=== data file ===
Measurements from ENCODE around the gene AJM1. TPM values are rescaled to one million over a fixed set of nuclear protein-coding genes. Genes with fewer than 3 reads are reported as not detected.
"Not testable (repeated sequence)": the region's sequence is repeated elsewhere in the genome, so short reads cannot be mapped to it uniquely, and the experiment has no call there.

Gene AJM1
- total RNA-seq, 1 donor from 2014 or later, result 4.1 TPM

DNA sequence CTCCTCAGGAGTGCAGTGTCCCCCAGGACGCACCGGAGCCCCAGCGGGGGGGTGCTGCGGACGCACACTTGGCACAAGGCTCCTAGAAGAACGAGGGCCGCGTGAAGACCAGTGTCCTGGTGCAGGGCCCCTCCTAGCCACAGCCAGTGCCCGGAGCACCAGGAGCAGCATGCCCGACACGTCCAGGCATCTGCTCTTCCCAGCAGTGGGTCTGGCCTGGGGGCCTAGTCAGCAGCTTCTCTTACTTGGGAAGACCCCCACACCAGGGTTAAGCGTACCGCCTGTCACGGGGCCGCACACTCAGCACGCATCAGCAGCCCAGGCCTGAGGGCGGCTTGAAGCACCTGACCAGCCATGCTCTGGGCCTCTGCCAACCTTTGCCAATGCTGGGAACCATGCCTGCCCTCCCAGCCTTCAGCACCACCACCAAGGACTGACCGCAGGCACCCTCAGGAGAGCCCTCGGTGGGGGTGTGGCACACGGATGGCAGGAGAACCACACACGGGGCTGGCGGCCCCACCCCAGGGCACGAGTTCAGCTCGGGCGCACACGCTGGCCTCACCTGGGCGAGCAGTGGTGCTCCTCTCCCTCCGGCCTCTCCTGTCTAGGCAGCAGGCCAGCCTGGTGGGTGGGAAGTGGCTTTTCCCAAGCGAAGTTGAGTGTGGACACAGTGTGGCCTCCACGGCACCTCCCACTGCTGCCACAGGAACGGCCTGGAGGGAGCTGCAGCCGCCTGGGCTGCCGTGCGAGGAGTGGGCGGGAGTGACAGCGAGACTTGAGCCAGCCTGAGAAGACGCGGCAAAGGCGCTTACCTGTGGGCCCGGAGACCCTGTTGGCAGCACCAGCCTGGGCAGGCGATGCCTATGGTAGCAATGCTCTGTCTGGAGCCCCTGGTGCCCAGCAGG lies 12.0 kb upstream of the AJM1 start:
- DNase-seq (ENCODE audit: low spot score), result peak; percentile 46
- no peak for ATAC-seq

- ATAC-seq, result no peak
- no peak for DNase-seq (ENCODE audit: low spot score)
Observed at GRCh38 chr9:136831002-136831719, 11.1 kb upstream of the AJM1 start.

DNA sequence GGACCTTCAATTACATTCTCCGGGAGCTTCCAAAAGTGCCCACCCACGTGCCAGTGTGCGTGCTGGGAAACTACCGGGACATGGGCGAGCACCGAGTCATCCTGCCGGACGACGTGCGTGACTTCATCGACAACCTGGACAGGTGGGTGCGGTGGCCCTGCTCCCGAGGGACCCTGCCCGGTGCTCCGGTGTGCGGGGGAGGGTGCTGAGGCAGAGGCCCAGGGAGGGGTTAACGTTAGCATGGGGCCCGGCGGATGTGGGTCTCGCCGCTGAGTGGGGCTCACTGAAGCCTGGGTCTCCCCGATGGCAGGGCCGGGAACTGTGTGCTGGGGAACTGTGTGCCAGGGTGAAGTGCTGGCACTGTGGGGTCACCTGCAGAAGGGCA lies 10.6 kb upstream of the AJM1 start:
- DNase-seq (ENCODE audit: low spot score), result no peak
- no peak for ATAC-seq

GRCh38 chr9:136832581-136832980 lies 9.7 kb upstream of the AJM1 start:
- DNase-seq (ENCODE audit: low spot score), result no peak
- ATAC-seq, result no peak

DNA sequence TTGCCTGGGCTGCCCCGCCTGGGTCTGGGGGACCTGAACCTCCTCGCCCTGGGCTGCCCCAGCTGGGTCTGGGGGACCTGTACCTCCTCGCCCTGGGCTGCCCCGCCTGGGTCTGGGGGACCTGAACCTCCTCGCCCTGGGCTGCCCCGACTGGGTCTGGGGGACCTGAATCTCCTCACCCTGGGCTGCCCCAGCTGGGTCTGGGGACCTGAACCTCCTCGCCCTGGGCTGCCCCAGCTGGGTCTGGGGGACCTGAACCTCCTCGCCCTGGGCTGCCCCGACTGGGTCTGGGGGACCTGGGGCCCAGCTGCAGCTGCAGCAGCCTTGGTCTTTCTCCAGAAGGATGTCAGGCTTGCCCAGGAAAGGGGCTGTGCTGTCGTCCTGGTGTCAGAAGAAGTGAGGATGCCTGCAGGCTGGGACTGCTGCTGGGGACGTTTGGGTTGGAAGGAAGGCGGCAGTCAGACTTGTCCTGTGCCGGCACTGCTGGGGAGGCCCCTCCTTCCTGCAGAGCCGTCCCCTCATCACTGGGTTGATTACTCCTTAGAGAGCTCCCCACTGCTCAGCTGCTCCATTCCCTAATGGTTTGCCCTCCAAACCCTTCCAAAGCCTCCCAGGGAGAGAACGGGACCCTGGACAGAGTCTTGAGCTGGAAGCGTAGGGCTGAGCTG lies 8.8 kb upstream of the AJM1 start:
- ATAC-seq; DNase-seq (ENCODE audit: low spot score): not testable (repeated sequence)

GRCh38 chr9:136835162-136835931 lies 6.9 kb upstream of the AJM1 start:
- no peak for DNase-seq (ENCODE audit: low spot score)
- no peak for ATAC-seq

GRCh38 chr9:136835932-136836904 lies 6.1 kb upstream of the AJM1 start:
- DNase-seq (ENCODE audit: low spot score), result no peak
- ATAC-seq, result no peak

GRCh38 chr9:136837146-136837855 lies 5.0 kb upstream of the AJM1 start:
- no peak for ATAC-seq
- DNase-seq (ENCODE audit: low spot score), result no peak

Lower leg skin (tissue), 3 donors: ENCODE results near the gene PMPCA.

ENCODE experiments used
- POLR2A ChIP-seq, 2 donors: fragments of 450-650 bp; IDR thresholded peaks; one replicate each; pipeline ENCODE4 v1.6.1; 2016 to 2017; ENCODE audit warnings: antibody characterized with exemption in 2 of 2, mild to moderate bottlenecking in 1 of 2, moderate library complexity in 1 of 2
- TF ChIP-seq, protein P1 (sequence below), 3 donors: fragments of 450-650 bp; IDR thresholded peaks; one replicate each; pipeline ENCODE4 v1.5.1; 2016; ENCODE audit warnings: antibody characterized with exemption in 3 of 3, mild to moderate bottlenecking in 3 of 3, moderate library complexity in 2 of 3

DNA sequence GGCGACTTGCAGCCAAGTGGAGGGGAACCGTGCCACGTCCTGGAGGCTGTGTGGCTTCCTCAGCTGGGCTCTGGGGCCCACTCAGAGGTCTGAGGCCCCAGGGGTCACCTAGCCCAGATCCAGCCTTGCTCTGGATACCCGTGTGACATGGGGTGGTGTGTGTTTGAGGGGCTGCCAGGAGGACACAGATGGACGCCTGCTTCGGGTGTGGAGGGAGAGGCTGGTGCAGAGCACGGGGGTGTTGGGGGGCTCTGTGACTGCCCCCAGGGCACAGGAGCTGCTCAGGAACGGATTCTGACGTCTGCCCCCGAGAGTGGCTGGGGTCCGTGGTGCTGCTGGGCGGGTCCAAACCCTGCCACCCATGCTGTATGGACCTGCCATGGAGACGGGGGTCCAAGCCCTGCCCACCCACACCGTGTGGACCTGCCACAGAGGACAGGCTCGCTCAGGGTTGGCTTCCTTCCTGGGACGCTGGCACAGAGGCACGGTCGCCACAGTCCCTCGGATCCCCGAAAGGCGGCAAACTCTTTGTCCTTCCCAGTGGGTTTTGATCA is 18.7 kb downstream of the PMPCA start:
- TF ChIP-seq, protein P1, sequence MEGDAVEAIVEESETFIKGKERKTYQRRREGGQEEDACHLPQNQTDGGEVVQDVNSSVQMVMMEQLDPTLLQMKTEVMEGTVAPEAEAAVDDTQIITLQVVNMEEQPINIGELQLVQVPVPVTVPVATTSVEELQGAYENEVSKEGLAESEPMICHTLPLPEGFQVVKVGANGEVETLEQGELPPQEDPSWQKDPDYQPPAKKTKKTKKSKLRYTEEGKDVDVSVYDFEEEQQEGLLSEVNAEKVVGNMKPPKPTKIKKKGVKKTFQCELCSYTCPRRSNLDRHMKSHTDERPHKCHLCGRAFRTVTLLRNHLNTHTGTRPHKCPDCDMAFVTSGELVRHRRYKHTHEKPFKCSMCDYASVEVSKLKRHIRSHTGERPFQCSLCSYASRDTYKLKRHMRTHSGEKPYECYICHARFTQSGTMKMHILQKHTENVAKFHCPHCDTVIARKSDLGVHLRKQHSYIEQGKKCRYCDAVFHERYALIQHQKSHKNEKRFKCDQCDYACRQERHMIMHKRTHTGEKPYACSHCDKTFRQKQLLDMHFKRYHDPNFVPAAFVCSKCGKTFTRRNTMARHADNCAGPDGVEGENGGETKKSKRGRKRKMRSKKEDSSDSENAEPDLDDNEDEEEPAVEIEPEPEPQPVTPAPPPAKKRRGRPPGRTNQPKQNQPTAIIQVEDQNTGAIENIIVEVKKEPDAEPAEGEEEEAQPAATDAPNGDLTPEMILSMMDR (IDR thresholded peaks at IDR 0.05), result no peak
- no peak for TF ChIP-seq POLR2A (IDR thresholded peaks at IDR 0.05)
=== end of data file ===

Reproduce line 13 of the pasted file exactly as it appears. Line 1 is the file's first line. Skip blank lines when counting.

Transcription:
- no peak for ATAC-seq